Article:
INTERNATIONAL NEWS - French carmaker PSA and US-Italian rival Fiat Chrysler said Wednesday they had agreed on the terms of a merger to create the world's fourth largest automaker as the sector grapples with the difficult and costly transition to cleaner and more sustainable mobility.
"Fiat Chrysler Automobiles and Peugeot SA (Groupe PSA) have today signed a binding combination agreement providing for a 50/50 merger of their businesses to create the fourth largest global automotive original equipment manufacturer by volume and third largest by revenue," the statement said.
It added there would be "no plant closures resulting from the transaction."
Ranking behind global rivals such as Volkswagen, Renault-Nissan-Mitsubishi and Toyota, the combined group will have a workforce of more than 400,000, total revenues of close to 170 billion euros ($190 million) and annual unit sales of some 8.7 million vehicles.
Its brands will include Fiat, Alfa Romeo, Chrysler, Citroen, Dodge, DS, Jeep, Lancia, Maserati, Opel, Peugeot and Vauxhall.
The joint entity will have "the leadership, resources and scale to be at the forefront of a new era of sustainable mobility," PSA and Fiat Chrysler said.
The tie-up - which the two sides had originally agreed to at the end of October - will "deliver approximately 3.7 billion euros in estimated annual synergies" or cost savings.
The merger was expected to be completed in 12-15 months, the statement said.
"Our merger is a huge opportunity to take a stronger position in the auto industry as we seek to master the transition to a world of clean, safe and sustainable mobility," PSA's Carlos Tavares said in a statement.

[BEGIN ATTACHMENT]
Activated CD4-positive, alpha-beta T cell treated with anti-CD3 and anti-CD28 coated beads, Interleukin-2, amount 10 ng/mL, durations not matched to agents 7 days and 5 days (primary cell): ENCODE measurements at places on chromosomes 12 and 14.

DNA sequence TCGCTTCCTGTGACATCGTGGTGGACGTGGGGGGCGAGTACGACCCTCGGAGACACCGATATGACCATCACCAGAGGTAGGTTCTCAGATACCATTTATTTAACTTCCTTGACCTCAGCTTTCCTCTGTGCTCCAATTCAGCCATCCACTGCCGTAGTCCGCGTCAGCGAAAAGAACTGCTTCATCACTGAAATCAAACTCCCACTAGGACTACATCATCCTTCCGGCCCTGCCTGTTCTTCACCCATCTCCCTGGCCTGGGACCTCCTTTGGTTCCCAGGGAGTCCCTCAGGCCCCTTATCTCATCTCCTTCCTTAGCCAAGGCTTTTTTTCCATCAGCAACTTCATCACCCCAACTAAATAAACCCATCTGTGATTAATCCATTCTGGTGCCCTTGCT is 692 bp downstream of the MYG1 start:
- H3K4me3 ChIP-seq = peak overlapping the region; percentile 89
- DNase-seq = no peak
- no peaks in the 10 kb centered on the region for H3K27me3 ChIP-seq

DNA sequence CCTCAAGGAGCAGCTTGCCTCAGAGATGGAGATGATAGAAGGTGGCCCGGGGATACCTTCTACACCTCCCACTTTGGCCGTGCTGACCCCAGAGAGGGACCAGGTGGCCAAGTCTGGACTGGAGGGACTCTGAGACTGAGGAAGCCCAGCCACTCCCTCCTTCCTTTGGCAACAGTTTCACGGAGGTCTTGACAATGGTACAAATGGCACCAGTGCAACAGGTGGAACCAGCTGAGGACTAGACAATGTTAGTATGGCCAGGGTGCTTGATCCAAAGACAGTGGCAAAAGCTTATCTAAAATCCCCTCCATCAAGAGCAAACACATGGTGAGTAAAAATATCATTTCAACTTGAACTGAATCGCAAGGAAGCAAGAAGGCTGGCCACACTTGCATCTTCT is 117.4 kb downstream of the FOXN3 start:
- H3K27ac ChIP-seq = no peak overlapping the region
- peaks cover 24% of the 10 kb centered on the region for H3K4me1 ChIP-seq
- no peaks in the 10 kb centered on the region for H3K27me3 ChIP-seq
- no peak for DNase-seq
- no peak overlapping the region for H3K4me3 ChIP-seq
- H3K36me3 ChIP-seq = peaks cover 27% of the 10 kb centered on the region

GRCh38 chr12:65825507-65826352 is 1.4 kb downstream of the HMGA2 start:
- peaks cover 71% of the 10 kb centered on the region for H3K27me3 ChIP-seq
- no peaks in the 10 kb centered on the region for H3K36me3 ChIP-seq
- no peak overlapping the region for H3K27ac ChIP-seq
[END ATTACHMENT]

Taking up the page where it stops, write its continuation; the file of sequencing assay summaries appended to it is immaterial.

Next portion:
Fiat Chrysler CEO Mike Manley saw it as "a union of two companies with incredible brands and a skilled and dedicated workforce. Both have faced the toughest of times and have emerged as agile, smart, formidable competitors."
The combined group - which has yet to be given a name - would be headquartered in the Netherlands, and continue to be listed on the Paris, Milan and New York stock exchanges.
Fiat Chrysler chief John Elkann will be chairman and PSA's Tavares chief executive.
The lion's share of the savings will be generated by joint technology, product and platform development, as well as in purchasing, but also in marketing, IT systems and logistics, the statement said.
"Those synergies will enable the combined business to invest significantly in the technologies and services that will shape mobility in the future while meeting the challenging global CO2 regulatory requirements."
Prior to closure of the merger, Fiat Chrysler will distribute a special dividend of 5.5 billion euros to its shareholders, while PSA will distribute to its shareholders its 46-percent stake in parts maker Faurecia.
Analysts nevertheless argue that the two companies are still too dependent on the declining European market and lack a strong presence in China, the world's largest car market.